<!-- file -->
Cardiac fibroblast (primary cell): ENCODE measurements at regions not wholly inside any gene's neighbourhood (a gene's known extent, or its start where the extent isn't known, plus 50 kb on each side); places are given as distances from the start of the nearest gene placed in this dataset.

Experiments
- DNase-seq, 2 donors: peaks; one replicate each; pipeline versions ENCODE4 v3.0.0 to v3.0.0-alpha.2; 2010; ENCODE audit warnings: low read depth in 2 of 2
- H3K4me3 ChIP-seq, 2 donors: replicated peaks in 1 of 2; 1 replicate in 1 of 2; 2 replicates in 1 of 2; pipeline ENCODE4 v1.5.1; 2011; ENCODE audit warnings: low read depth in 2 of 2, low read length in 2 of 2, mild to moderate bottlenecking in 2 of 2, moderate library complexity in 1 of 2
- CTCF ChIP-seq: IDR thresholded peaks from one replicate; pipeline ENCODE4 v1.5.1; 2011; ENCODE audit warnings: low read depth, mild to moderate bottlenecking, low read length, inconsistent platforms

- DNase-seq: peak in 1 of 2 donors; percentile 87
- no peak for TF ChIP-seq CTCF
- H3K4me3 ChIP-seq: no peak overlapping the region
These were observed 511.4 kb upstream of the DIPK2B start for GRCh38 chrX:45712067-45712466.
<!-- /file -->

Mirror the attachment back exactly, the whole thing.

Cardiac fibroblast (primary cell): ENCODE measurements at regions not wholly inside any gene's neighbourhood (a gene's known extent, or its start where the extent isn't known, plus 50 kb on each side); places are given as distances from the start of the nearest gene placed in this dataset.

Experiments
- DNase-seq, 2 donors: peaks; one replicate each; pipeline versions ENCODE4 v3.0.0 to v3.0.0-alpha.2; 2010; ENCODE audit warnings: low read depth in 2 of 2
- H3K4me3 ChIP-seq, 2 donors: replicated peaks in 1 of 2; 1 replicate in 1 of 2; 2 replicates in 1 of 2; pipeline ENCODE4 v1.5.1; 2011; ENCODE audit warnings: low read depth in 2 of 2, low read length in 2 of 2, mild to moderate bottlenecking in 2 of 2, moderate library complexity in 1 of 2
- CTCF ChIP-seq: IDR thresholded peaks from one replicate; pipeline ENCODE4 v1.5.1; 2011; ENCODE audit warnings: low read depth, mild to moderate bottlenecking, low read length, inconsistent platforms

- DNase-seq: peak in 1 of 2 donors; percentile 87
- no peak for TF ChIP-seq CTCF
- H3K4me3 ChIP-seq: no peak overlapping the region
These were observed 511.4 kb upstream of the DIPK2B start for GRCh38 chrX:45712067-45712466.